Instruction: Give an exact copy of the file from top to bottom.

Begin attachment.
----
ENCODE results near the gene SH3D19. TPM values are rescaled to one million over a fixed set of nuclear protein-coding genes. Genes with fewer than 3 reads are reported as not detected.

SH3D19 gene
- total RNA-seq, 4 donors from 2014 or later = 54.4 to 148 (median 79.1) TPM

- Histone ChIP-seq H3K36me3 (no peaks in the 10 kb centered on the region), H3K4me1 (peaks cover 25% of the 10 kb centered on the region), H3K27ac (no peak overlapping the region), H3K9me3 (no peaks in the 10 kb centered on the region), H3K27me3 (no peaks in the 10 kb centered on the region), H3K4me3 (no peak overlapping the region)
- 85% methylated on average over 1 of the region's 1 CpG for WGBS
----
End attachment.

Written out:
ENCODE results near the gene SH3D19. TPM values are rescaled to one million over a fixed set of nuclear protein-coding genes. Genes with fewer than 3 reads are reported as not detected.

SH3D19 gene
- total RNA-seq, 4 donors from 2014 or later = 54.4 to 148 (median 79.1) TPM

- Histone ChIP-seq H3K36me3 (no peaks in the 10 kb centered on the region), H3K4me1 (peaks cover 25% of the 10 kb centered on the region), H3K27ac (no peak overlapping the region), H3K9me3 (no peaks in the 10 kb centered on the region), H3K27me3 (no peaks in the 10 kb centered on the region), H3K4me3 (no peak overlapping the region)
- 85% methylated on average over 1 of the region's 1 CpG for WGBS